On 09 Dec 2013, at 20:02, meekerdb wrote:

On 12/9/2013 1:35 AM, Bruno Marchal wrote:

On 08 Dec 2013, at 22:53, Telmo Menezes wrote:

On Sun, Dec 8, 2013 at 6:59 PM, John Clark <johnkcl...@gmail.com> wrote:
Telmo Menezes

you must also reject the MWI, because you live


Who is "you"? Telmo's post was only 63 words long but the pronoun "you" was used 8 times, that's almost 13%. When it is necessary to hide behind personal pronouns when a philosophical idea regarding duplicating machines and personal identity is discussed it's clear that something is wrong.

in the first person,


Which first person? The first person of John Clark of one hour ago? The first person of John Clark standing left of the duplicating machine? The first person of John Clark standing right of the duplicating machine?

You're avoiding my question. Why don't you also reject the MWI?


I would like to know that too. Quentin has already asked this many times to John, and we got unclear answer.

John invoked the fact that with comp the duplication are done only in one branch of the universe, but did not explain why would that change anything (without adding some non Turing emulable magic in some place).

I think Quentin is right, and John C. just develop irrational rhetoric do avoid moving on in the argument, ... then he talk like if I was defining comp by its consequences, but this is another rhetorical trick, often used by those who want to mock the enterprise.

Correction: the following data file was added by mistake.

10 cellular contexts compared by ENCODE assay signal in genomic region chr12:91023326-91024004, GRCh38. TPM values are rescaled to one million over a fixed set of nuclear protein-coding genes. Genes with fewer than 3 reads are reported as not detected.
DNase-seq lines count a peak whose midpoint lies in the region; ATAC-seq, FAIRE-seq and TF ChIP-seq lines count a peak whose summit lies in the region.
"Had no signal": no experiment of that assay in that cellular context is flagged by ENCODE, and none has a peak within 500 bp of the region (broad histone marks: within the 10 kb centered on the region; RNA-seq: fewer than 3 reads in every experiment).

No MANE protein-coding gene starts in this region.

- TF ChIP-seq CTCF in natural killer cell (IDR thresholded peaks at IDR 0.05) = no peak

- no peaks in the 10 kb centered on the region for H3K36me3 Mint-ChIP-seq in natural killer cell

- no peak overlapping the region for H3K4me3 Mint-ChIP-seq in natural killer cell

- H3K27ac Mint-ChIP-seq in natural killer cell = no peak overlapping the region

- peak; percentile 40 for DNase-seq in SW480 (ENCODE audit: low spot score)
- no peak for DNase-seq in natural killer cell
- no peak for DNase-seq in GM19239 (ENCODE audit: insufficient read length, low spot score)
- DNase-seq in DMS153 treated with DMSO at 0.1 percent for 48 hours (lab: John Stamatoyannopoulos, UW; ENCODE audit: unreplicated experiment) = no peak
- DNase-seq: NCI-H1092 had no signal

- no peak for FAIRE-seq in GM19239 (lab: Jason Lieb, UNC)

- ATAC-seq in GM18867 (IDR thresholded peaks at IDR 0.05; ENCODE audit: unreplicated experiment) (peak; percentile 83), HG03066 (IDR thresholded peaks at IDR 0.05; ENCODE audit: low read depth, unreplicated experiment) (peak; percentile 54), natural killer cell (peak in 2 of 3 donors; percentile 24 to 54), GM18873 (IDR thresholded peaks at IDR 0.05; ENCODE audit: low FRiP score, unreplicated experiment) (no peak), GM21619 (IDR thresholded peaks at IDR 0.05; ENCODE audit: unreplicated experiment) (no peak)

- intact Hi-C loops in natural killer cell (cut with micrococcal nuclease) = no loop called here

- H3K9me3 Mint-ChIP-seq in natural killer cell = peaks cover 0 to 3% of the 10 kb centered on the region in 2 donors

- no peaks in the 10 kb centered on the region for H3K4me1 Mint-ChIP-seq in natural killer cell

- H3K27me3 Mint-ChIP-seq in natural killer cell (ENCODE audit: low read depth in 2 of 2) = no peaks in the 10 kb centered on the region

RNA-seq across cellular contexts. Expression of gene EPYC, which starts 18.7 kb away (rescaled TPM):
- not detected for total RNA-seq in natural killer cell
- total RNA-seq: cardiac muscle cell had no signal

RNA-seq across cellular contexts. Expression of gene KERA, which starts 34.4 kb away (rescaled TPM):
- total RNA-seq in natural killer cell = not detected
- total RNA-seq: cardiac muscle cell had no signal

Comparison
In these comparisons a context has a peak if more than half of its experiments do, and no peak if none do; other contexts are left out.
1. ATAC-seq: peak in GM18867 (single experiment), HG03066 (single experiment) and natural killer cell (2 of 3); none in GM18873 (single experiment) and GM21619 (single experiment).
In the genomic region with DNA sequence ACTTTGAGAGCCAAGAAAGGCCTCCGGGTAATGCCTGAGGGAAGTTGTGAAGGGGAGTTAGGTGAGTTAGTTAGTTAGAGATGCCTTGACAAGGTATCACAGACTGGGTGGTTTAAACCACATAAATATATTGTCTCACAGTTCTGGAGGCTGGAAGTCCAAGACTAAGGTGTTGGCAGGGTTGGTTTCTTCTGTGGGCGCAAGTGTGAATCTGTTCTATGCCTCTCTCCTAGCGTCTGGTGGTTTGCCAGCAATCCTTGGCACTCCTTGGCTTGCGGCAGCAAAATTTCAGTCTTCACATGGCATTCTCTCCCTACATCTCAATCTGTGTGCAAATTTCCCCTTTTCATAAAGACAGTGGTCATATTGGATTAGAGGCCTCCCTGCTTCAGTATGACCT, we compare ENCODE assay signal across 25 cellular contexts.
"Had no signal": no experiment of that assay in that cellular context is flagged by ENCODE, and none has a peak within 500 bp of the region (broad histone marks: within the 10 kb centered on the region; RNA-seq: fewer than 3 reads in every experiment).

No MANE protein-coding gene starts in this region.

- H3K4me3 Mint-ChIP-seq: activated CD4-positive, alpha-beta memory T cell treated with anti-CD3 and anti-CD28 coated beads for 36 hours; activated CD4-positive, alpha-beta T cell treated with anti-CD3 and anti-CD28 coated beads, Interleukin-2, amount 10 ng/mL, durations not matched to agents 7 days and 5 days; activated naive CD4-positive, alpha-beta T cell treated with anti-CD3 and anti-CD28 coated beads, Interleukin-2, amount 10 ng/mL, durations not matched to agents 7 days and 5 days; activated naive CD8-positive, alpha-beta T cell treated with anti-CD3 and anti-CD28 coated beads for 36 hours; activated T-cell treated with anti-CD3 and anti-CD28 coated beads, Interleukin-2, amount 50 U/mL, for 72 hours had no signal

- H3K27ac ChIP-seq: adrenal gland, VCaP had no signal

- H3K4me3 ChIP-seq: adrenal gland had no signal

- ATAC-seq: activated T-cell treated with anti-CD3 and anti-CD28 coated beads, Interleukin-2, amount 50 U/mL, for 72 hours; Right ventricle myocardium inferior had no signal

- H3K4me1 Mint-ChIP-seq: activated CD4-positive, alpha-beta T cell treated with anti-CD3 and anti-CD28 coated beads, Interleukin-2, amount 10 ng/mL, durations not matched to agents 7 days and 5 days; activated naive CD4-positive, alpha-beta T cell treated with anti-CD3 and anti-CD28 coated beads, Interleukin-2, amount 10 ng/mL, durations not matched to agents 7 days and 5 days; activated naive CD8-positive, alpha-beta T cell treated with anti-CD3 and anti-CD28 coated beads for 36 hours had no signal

It is interesting. I try to figure out what is really stucking him so much. i do the same with my students in math. Why some people avoid reason in some circumstance. Given that Quentin seems to qualify himself as atheist, it can't be simply Clark's atheism, isn't it? But then what?

I think the sticking point, one which I also feel with some force, is the implicit assumption in the question, "Where will you find yourself." that there is a unique "you".

Do you agree that in Helsinki we have:

Probability("I will feel to be a unique guy in an unique city") = 1 (assuming comp and all the default assumptions) ?







Under the theory of souls it would make sense to ask, which duplicate will your soul go to. But under computationalism there is no answer be the duplication entails that there is no "you", there are only computations that "think" you.

The question is on that thinking. If you answer "yes" to the question above, and so Probability("I will feel to be a unique guy in an unique city") = 1, you know in advance that you will feel/think to be unique in all possible future situations brought by the duplication. Given that both copies are produced, you know that both feels unique in one city. So both will get one bit of information, when looking where they feel to be, and that is another way to describe the first person indeterrminacy.

Your point according to which that it is like there was a soul confirms my identification of the soul with the first person, and that fits nicely with theTheatetus' definition of the knower and Plotinus' definition of the soul (according to me, and Bréhier).

Bruno





Brent

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